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Home Forums Rants HOA limitations Reply To: HOA limitations

  • wn3r

    Member
    2024-02-25 at 17:29
    4
    Newbie posting rank

    1996

    As directed by Congress in Section 207 of the Telecommunications Act of 1996, the Federal Communications Commission adopted the Over-the-Air Reception Devices (“OTARD”) rule concerning governmental and nongovernmental restrictions on viewers’ ability to receive video programming signals from direct broadcast satellites …

    IMO, the ARRL let ham operators down by being ineffective in lobbying Congress to do what they did for the satellite industry. HOAs said NO ANTENNAS (some even said none inside either), yet Congress came along and passed rules that NOBODY could ban rooftop dishes in 1996. Even apartment and condo dwellers could have their own dishes.

    In FCC Rules Part 97, the first and most important reason for dedicating bandwidth to us hams is:

    Subpart A—General Provisions

    97.1 Basis and purpose.

    The rules and regulations in this part are designed to provide an amateur radio service having a fundamental purpose as expressed in the following principles:

    (a) Recognition and enhancement of the value of the amateur service to the public as a voluntary noncommercial communication service, particularly with respect to providing emergency communications.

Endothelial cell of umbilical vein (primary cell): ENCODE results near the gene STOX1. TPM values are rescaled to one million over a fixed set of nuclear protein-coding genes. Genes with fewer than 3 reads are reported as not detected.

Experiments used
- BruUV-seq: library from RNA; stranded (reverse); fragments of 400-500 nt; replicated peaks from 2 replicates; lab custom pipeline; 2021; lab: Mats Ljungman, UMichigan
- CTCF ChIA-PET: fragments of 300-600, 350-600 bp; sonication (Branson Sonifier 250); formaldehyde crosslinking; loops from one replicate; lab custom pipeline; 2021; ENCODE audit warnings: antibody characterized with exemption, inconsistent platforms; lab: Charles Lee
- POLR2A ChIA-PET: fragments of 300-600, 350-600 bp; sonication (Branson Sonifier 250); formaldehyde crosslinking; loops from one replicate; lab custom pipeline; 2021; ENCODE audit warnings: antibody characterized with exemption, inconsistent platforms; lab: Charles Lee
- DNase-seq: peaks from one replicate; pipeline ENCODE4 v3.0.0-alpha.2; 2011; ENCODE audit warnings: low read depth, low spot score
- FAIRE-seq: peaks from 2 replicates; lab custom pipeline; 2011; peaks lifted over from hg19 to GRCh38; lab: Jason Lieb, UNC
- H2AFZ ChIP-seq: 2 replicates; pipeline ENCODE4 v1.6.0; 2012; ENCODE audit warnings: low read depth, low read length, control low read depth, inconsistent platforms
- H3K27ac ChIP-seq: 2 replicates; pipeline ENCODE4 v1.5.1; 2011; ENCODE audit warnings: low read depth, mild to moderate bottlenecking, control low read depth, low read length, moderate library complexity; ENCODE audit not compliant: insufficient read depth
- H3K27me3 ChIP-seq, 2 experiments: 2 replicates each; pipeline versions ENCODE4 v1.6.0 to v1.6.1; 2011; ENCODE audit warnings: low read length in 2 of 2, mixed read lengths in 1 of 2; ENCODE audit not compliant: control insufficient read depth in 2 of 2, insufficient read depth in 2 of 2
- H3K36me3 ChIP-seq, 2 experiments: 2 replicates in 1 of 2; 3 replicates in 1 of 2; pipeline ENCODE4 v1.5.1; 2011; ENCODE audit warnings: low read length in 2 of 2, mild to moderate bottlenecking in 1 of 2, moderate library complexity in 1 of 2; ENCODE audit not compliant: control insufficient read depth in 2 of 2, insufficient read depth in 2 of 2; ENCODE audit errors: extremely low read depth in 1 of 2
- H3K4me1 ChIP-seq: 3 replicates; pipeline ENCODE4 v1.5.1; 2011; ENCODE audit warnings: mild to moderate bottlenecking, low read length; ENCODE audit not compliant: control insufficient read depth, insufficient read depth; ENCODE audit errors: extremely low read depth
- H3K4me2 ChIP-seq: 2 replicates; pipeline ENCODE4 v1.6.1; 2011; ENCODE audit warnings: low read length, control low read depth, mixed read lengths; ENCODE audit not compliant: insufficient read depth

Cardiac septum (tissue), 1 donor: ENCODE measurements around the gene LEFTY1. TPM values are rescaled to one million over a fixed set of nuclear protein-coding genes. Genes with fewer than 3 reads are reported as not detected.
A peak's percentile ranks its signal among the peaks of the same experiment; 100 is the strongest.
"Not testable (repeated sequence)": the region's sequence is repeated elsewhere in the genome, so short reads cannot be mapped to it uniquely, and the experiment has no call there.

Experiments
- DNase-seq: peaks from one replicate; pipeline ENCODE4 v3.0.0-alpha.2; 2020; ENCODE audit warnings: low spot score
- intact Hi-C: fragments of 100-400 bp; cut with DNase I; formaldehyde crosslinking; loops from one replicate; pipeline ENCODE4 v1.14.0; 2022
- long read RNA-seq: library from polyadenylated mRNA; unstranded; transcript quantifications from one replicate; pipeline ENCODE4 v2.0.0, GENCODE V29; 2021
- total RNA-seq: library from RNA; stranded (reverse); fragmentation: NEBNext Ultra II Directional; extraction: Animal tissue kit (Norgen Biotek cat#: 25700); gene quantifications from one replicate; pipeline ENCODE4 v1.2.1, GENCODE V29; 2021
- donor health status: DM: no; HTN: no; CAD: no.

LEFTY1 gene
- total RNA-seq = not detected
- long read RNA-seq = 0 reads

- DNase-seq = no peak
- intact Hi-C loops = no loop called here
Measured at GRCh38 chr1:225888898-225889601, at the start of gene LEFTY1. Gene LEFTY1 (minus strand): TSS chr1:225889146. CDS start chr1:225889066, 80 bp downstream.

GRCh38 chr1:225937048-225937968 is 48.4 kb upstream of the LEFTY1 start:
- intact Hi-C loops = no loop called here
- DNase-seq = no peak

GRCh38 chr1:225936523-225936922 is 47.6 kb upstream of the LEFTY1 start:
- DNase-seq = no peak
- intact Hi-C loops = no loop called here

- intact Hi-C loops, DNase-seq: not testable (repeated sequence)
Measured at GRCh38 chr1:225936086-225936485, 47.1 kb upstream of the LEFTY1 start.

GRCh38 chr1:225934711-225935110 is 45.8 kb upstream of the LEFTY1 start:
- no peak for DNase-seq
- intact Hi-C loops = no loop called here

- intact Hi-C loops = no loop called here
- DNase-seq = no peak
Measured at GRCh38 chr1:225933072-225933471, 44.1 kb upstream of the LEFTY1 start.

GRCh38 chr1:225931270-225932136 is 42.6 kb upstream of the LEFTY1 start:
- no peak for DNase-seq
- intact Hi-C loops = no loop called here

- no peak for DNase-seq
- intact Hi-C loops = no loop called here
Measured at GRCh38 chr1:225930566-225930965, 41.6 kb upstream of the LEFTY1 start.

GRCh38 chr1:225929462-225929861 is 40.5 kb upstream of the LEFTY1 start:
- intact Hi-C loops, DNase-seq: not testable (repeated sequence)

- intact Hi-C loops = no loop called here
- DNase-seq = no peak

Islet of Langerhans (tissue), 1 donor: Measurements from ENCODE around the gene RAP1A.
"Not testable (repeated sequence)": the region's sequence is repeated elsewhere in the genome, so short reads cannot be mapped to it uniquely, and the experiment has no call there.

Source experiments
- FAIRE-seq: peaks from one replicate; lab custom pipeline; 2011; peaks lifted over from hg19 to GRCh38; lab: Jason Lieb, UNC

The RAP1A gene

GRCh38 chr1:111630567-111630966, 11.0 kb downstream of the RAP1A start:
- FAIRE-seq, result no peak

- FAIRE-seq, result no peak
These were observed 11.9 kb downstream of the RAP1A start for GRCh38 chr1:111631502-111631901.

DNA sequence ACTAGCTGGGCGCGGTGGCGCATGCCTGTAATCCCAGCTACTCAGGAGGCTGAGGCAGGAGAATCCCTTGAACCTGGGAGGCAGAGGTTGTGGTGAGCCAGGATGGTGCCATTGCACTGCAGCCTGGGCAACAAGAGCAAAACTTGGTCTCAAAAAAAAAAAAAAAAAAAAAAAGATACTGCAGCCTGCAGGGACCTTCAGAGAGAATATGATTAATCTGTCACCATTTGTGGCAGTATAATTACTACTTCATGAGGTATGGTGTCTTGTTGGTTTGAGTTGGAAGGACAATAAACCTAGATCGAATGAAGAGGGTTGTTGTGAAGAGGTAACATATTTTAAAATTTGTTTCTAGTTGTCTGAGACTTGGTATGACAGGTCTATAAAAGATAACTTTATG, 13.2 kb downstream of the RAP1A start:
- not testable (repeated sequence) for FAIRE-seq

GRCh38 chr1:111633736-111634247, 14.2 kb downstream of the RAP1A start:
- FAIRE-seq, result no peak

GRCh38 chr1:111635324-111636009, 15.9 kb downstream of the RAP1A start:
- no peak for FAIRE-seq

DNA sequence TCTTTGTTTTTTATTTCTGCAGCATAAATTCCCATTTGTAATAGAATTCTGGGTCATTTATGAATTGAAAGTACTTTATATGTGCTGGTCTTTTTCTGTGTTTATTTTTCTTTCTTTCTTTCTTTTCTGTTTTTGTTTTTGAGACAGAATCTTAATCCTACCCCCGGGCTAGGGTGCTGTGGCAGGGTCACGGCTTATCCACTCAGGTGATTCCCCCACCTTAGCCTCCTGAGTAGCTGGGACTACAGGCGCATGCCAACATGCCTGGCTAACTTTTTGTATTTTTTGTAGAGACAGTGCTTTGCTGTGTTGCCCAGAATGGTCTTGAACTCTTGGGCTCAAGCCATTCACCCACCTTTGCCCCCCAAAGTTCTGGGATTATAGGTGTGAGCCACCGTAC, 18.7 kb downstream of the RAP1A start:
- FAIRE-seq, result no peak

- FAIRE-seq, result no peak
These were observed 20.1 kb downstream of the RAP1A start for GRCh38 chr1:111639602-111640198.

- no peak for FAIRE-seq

The rules and regulations in this part are designed to provide an amateur radio service having a fundamental purpose as expressed in the following principles:

    (a) Recognition and enhancement of the value of the amateur service to the public as a voluntary noncommercial communication service, particularly with respect to providing emergency communications.

    Yet, when hams want to live in modern urban or suburban communities, we are restricted from satisfying the first principle the FCC required of hams. How does that make sense? PRB 1 is simply ineffective against HOAs.

    I understand the concept of contracts between the private parties. Government regulation is often passed to improve the well-being of its citizens. Think clean air, clean water, sprinkler systems, traffic signs, signal lights, and a host of others.

    Emergency communications provided by hams seem no longer necessary in the US.